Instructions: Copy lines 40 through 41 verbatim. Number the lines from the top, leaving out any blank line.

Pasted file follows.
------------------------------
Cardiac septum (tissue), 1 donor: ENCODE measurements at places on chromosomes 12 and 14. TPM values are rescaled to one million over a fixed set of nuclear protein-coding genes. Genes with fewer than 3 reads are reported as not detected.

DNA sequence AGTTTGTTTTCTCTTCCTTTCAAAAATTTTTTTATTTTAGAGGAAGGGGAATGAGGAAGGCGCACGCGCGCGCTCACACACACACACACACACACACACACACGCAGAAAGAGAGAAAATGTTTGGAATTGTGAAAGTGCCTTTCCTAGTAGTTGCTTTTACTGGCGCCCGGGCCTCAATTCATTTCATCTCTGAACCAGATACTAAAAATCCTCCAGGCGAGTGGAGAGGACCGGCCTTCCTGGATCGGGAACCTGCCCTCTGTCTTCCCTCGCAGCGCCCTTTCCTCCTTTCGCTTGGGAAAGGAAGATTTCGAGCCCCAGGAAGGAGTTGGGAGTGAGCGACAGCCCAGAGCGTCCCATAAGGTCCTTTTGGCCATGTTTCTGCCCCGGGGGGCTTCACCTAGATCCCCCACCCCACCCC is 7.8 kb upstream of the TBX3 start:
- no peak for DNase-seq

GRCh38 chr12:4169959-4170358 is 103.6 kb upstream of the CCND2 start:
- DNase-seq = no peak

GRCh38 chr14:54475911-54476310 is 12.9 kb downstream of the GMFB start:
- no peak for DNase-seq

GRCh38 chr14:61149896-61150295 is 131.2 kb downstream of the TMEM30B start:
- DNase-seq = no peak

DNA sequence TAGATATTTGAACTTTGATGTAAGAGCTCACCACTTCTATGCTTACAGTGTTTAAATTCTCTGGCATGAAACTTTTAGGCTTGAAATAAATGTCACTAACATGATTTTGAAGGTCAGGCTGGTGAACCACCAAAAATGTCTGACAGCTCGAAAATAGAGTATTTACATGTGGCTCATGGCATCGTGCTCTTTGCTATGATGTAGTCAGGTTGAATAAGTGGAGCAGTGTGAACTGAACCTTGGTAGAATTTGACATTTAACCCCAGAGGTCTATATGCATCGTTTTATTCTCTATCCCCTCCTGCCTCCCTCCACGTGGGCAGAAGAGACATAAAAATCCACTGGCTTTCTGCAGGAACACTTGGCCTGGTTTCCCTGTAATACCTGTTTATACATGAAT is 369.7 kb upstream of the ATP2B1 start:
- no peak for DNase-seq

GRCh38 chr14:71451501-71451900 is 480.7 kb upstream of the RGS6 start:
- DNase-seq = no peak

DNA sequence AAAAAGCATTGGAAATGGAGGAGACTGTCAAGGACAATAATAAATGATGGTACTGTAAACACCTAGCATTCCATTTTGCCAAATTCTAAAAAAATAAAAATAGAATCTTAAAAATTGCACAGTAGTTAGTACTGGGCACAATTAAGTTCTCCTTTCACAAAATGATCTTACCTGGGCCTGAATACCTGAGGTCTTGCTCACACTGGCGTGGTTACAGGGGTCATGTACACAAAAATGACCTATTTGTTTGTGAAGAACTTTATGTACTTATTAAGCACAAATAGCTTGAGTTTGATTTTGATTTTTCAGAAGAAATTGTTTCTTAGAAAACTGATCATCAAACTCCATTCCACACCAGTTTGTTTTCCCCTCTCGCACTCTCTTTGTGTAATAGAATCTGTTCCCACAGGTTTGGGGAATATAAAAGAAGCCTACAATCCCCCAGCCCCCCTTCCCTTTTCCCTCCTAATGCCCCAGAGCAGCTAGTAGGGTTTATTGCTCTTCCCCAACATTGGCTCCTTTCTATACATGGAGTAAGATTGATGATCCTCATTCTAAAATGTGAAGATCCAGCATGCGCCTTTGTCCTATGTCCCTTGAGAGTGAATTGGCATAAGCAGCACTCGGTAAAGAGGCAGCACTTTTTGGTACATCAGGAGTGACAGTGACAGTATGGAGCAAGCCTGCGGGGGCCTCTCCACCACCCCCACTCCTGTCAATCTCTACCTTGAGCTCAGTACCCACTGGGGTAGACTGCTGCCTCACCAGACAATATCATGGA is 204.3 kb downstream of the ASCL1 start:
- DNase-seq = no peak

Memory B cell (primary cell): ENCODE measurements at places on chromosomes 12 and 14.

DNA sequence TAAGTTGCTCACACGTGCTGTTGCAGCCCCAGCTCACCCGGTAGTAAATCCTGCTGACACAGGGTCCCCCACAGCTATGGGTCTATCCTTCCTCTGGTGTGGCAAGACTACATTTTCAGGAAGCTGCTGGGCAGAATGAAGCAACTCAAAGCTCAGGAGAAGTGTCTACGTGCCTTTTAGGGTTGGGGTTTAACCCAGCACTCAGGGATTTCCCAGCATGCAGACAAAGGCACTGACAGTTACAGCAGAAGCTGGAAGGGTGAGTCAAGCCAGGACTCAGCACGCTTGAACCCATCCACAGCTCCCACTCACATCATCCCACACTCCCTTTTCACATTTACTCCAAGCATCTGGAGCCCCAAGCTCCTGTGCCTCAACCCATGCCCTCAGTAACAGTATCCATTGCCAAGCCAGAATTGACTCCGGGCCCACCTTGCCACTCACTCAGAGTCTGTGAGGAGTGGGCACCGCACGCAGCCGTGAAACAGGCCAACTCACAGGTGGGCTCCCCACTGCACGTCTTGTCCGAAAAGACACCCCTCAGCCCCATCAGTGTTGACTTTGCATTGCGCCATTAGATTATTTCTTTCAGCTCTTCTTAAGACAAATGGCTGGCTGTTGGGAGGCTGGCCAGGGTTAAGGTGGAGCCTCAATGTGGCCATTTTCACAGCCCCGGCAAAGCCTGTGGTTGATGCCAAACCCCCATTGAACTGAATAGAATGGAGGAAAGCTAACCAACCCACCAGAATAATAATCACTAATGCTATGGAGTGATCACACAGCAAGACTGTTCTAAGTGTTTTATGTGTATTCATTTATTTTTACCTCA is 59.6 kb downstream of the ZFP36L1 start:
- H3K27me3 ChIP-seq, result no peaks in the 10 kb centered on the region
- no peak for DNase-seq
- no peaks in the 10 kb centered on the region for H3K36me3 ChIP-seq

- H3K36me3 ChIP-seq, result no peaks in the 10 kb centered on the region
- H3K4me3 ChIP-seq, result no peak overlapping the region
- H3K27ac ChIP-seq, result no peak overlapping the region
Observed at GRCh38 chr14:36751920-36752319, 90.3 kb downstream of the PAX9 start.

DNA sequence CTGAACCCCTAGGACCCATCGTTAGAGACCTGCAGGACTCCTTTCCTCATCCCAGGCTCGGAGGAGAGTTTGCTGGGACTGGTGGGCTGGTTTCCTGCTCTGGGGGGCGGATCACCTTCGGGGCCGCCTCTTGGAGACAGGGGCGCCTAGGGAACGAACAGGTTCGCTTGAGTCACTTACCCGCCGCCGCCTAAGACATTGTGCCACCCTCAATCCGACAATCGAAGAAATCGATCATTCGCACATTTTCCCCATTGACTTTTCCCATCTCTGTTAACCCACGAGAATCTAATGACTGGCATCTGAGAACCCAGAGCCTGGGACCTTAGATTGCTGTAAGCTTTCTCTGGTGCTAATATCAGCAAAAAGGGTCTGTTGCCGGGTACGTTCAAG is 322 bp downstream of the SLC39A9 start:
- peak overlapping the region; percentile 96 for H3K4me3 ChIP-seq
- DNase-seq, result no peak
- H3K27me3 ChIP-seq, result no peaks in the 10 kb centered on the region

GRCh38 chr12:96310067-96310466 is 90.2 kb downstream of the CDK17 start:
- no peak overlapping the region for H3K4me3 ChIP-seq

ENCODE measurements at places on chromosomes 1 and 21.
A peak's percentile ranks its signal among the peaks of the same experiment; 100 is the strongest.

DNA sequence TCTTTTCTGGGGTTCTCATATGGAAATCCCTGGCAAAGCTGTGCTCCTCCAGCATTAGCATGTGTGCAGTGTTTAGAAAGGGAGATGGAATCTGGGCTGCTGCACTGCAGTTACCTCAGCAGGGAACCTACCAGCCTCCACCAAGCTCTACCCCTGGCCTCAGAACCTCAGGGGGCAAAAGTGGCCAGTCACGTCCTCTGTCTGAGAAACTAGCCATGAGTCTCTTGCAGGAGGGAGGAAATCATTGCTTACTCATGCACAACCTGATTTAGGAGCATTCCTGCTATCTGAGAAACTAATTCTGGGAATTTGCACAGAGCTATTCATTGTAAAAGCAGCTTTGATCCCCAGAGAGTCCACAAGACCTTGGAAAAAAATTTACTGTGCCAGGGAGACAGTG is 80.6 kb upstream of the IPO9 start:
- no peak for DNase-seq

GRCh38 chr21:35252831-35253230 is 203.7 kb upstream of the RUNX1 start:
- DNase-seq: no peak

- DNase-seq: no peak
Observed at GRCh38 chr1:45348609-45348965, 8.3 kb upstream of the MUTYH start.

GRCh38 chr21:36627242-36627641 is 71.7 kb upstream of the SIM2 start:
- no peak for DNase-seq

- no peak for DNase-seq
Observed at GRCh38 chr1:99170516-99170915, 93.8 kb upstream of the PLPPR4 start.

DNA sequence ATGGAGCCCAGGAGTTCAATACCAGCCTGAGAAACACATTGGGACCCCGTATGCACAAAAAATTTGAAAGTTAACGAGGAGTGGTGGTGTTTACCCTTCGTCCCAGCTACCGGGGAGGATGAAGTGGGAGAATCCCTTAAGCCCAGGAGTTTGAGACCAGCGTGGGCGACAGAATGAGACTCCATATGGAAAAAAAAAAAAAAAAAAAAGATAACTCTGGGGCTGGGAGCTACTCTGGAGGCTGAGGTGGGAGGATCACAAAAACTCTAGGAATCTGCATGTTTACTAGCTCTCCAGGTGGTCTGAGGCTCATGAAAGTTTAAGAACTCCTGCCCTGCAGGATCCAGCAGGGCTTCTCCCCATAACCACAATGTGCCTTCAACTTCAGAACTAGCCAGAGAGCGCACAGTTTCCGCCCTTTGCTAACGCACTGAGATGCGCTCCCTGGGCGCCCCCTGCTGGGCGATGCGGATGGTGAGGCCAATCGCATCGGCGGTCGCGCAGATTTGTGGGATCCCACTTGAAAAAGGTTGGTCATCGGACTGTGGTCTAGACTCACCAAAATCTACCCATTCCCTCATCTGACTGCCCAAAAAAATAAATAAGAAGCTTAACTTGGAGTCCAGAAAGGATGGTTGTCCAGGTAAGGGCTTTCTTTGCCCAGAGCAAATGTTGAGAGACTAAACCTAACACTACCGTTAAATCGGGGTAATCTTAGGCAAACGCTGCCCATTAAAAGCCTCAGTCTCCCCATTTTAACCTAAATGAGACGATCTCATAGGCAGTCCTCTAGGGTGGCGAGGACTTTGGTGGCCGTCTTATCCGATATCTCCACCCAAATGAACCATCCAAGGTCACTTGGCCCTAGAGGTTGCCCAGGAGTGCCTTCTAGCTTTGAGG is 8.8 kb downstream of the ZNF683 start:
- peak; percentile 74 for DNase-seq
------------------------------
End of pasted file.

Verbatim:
- no peak for DNase-seq

- no peak for DNase-seq